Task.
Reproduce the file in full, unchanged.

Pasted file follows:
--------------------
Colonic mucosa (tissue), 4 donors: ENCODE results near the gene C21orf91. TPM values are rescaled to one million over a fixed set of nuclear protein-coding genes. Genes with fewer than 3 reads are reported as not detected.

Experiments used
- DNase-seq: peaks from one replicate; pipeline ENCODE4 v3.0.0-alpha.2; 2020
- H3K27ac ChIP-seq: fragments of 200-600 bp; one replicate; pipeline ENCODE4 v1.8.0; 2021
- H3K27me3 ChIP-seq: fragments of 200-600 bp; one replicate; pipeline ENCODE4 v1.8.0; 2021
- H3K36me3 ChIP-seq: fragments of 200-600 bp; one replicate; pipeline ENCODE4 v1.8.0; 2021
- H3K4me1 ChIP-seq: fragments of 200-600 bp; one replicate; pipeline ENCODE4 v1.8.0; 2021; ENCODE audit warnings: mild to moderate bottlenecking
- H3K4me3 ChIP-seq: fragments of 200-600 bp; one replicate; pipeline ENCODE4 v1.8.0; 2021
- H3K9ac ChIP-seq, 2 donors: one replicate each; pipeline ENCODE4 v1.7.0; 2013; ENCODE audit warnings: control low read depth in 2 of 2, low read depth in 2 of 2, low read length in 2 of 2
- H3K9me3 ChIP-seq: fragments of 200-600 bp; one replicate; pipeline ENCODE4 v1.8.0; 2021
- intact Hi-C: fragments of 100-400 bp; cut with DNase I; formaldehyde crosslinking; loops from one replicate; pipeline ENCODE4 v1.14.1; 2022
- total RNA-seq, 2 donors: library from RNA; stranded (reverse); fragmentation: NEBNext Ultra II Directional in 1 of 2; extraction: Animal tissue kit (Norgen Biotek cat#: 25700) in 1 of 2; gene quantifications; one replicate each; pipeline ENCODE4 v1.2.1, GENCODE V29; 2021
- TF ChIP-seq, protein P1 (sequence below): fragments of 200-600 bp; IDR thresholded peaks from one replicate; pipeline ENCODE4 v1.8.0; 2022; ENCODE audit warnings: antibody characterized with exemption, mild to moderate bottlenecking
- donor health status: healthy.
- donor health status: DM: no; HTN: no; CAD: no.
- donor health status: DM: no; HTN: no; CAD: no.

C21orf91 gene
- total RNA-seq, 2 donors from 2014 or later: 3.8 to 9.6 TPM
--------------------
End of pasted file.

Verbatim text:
Colonic mucosa (tissue), 4 donors: ENCODE results near the gene C21orf91. TPM values are rescaled to one million over a fixed set of nuclear protein-coding genes. Genes with fewer than 3 reads are reported as not detected.

Experiments used
- DNase-seq: peaks from one replicate; pipeline ENCODE4 v3.0.0-alpha.2; 2020
- H3K27ac ChIP-seq: fragments of 200-600 bp; one replicate; pipeline ENCODE4 v1.8.0; 2021
- H3K27me3 ChIP-seq: fragments of 200-600 bp; one replicate; pipeline ENCODE4 v1.8.0; 2021
- H3K36me3 ChIP-seq: fragments of 200-600 bp; one replicate; pipeline ENCODE4 v1.8.0; 2021
- H3K4me1 ChIP-seq: fragments of 200-600 bp; one replicate; pipeline ENCODE4 v1.8.0; 2021; ENCODE audit warnings: mild to moderate bottlenecking
- H3K4me3 ChIP-seq: fragments of 200-600 bp; one replicate; pipeline ENCODE4 v1.8.0; 2021
- H3K9ac ChIP-seq, 2 donors: one replicate each; pipeline ENCODE4 v1.7.0; 2013; ENCODE audit warnings: control low read depth in 2 of 2, low read depth in 2 of 2, low read length in 2 of 2
- H3K9me3 ChIP-seq: fragments of 200-600 bp; one replicate; pipeline ENCODE4 v1.8.0; 2021
- intact Hi-C: fragments of 100-400 bp; cut with DNase I; formaldehyde crosslinking; loops from one replicate; pipeline ENCODE4 v1.14.1; 2022
- total RNA-seq, 2 donors: library from RNA; stranded (reverse); fragmentation: NEBNext Ultra II Directional in 1 of 2; extraction: Animal tissue kit (Norgen Biotek cat#: 25700) in 1 of 2; gene quantifications; one replicate each; pipeline ENCODE4 v1.2.1, GENCODE V29; 2021
- TF ChIP-seq, protein P1 (sequence below): fragments of 200-600 bp; IDR thresholded peaks from one replicate; pipeline ENCODE4 v1.8.0; 2022; ENCODE audit warnings: antibody characterized with exemption, mild to moderate bottlenecking
- donor health status: healthy.
- donor health status: DM: no; HTN: no; CAD: no.
- donor health status: DM: no; HTN: no; CAD: no.

C21orf91 gene
- total RNA-seq, 2 donors from 2014 or later: 3.8 to 9.6 TPM